Electrovibration

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The history of electrovibration goes back to 1954. It was first discovered by accident and E. Mallinckrodt, A. L. Hughes and W. Sleator Jr. reported “... that dragging a dry finger over a conductive surface covered with a thin insulating layer and excited with a 110 V signal, created a characteristic rubbery feeling”.[1] In their experiment, the finger and the metal surface create a capacitive setup. The attraction force created between the finger and the surface was too weak to perceive, but it generated a rubbery sensation when the finger was moving on the surface. This sensation was named "electrovibration" by the group. Today,[when?] Senseg[2] and Disney Research[3][4] are developing technology that could bring electrovibration to modern touchscreen devices.

History[edit]

"In summer of 1950, E. Mallinckrodt noted that a certain shiny brass electric light socket did not feel as smooth when the light was burning as it did with the light off".[citation needed] Then Mallinckrodt created a setup to investigate the effect scientifically. He connected an aluminum plate through a variable current-limiting resistor to a 60 Hz, 110 V power supply. Half of the aluminum plate was coated with an insulating varnish, while the rest was left uncoated. As a result of the test he identified that the feeling of friction only appears when there is an insulating barrier between the conductive surface and the sliding finger. He concluded that the finger gets electrically polarized, and this induced charge creates a force between that finger and the surface. He named this phenomenon "electrically induced vibrations".[1]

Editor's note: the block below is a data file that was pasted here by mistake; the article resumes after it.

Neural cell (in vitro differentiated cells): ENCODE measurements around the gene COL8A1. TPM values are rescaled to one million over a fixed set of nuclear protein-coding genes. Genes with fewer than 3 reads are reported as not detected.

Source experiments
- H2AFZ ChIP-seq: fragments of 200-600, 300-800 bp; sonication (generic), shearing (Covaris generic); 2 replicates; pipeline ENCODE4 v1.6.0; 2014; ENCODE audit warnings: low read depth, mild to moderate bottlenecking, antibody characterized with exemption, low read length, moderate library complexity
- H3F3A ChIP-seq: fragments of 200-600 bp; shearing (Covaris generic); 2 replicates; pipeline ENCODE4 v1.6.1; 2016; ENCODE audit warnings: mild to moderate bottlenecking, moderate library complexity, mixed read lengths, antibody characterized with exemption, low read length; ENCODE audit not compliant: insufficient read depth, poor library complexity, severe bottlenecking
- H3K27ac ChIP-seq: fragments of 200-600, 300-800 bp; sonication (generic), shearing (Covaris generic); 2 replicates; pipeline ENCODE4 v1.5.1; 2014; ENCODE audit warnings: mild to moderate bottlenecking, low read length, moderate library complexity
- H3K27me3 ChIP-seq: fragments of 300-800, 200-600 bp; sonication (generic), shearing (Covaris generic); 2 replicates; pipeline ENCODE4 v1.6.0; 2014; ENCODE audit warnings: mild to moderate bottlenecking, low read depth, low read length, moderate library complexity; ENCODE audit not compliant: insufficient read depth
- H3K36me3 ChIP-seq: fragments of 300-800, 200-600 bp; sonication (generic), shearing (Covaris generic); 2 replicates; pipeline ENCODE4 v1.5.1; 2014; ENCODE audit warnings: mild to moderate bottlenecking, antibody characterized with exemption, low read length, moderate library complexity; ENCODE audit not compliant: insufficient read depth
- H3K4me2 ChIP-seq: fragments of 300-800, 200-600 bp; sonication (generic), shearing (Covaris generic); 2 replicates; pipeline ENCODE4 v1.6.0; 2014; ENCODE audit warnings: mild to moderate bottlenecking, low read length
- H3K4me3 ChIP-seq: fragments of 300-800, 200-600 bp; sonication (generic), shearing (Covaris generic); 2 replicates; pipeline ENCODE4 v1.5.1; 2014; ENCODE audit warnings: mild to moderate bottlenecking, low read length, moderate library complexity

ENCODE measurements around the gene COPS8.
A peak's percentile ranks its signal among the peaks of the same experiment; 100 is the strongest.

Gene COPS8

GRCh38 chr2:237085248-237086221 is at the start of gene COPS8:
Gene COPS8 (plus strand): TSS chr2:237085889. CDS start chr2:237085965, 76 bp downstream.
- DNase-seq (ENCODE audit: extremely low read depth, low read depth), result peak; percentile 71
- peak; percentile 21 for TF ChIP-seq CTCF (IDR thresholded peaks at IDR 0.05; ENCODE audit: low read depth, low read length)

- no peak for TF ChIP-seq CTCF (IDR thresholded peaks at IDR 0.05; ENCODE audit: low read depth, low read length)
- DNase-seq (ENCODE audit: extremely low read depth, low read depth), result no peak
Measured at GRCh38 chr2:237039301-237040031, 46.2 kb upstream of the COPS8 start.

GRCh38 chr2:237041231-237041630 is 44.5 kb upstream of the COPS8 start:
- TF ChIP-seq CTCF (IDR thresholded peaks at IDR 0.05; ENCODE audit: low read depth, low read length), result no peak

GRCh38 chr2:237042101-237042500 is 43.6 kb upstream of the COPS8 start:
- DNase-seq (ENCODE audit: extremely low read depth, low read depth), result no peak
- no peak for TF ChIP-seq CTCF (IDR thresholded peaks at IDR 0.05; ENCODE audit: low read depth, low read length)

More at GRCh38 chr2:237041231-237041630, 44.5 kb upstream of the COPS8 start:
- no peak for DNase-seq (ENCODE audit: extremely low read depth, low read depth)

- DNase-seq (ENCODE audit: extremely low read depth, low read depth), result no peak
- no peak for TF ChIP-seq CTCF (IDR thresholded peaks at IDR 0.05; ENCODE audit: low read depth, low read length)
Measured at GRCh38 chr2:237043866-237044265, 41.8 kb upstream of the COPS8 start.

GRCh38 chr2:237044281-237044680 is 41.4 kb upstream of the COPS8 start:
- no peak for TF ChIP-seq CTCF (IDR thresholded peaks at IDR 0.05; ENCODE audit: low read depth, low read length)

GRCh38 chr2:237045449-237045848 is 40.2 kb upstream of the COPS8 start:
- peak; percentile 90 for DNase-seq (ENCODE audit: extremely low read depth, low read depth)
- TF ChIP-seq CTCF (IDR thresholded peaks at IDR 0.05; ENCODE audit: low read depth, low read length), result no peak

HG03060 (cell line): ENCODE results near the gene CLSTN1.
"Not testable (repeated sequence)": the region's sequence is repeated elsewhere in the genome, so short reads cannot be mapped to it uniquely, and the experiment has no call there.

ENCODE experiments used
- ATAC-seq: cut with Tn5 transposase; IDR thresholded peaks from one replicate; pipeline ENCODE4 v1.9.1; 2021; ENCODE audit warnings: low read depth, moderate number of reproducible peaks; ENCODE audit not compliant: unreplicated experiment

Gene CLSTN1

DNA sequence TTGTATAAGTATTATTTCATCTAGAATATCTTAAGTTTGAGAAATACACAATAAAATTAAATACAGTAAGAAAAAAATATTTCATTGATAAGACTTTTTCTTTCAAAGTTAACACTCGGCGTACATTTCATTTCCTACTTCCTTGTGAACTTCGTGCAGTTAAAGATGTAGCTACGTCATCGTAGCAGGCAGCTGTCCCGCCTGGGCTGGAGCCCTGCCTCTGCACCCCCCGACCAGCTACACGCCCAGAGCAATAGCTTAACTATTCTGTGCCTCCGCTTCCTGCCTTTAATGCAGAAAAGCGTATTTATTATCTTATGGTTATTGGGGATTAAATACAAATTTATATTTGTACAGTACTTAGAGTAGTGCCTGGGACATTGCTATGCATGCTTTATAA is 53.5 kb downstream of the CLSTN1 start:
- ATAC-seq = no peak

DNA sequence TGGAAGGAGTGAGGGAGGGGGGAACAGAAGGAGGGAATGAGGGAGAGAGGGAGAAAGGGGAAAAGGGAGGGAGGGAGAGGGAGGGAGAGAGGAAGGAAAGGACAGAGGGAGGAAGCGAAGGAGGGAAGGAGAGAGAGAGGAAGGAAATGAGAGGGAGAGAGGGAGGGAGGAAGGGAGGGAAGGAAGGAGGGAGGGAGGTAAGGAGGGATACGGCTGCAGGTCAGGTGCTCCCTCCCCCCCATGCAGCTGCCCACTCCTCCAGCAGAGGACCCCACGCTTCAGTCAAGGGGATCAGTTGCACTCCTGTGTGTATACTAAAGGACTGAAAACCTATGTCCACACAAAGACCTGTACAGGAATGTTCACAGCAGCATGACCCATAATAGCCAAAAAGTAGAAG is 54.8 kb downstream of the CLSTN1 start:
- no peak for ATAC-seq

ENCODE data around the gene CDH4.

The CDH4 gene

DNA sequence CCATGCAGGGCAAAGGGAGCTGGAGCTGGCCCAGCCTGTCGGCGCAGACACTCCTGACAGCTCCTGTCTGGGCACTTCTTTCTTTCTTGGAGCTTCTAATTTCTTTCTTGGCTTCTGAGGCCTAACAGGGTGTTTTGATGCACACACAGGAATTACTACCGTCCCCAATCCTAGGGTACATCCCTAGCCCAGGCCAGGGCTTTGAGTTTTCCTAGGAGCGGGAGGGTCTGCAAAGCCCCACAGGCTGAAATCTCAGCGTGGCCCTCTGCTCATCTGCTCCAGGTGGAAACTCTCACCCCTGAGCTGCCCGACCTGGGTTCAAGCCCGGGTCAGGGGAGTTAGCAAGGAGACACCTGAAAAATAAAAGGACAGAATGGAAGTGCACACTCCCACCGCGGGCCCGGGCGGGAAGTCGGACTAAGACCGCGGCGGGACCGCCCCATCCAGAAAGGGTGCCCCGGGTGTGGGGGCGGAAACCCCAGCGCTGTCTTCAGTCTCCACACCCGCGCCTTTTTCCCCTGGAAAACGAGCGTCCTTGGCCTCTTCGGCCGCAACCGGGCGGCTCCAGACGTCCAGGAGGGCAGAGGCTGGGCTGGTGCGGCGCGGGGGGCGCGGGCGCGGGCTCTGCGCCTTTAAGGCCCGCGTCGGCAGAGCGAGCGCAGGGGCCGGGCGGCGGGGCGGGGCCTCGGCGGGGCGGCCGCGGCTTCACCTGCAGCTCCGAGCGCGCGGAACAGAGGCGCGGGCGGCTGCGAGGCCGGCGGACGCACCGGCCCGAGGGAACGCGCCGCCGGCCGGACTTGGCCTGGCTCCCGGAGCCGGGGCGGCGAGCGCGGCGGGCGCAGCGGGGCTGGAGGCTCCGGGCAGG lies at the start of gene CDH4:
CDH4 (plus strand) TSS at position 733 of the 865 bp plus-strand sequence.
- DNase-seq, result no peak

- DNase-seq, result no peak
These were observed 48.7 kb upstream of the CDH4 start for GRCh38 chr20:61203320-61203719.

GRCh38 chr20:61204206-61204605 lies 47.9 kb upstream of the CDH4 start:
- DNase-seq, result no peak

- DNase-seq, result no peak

Electrostatic-force theory[edit]

An electrostatic force is created by applying a time-varying voltage between an electrode and an insulated ground plane. When a finger scans over an insulated plate with a time-varying voltage, the finger works as the induced ground plane. The induced static electricity creates an electric force field between the finger and the surface.

A parallel-plate capacitor model can be used to approximate the skin–surface interface. The electrode acts as one plate, while the conductive subcutaneous layer in the skin acts as the other, thus representing a hybrid natural/artificial electrostatic actuator.[5] The following equation approximates the electrostatic force experienced between the finger and the electrode:

where

– permittivity of free space,
– dielectric constant,
– area of electrodes,
– voltage applied between the two plates,
– distance between two plates.

The resulting force is too small to perceive by human skin, but when the finger is moving on the surface, a frictional force appears on the moving finger, which can be expressed as

where is the coefficient of friction.

Further research has shown that this model is not sufficient to explain such skin–surface interfaces.[5]

Perception of electrostatic friction[edit]

Electrovibration as a modality[edit]

References[edit]

  1. ^ a b Mallinckrodt, E.; Hughes, A. L.; Sleator, W. Jr. "Perception by the Skin of Electrically Induced Vibrations". (Extract) Science, Vol. 118, No. 3062, pp. 277–278, 4 September 1953. doi:10.1126/science.118.3062.277. ISSN 0036-8075 (print) Retrieved 7 June 2015 (subscription required) for full access.
  2. ^ Senseg.
  3. ^ Bau, Olivier; Israr, Ali; Poupyrev, Ivan; Harrison, Chris; Baskinger, Mark; May, Jason (3 October 2010) Electrostatic Vibration (formerly “TeslaTouch”), Disney Research, Retrieved 7 June 2015.
  4. ^ Bau, O.; Poupyrev, I.; Israr, A.; Harrison, C. (2010). "TeslaTouch: Electrovibration for Touch Surfaces" (PDF). Proceedings of the 23rd Annual ACM Symposium on User Interface Software and Technology (UIST). New York, NY: Association for Computing Machinery (ACM) (subscription required): 283–292. doi:10.1145/1866029.1866074. ISBN 978-1-4503-0271-5. Retrieved 7 June 2015 – via chrisharrison.net.  (free download, 4.2 MB).
  5. ^ a b Agarwal, A. K.; Nammi, K.; Kaczmarek, K. A.; Tyler, M. E.; Beebe, D. J. "A hybrid natural/artificial electrostatic actuator for tactile stimulation", Microtechnologies in Medicine & Biology, 2nd Annual International IEEE-EMB Special Topic Conference (2–4 May 2002), (Abstract) pp. 341–345, 2002. ISBN 0-7803-7480-0, doi:10.1109/MMB.2002.1002343. Retrieved 7 June 2015 (subscription required) (also readable at researchgate.net).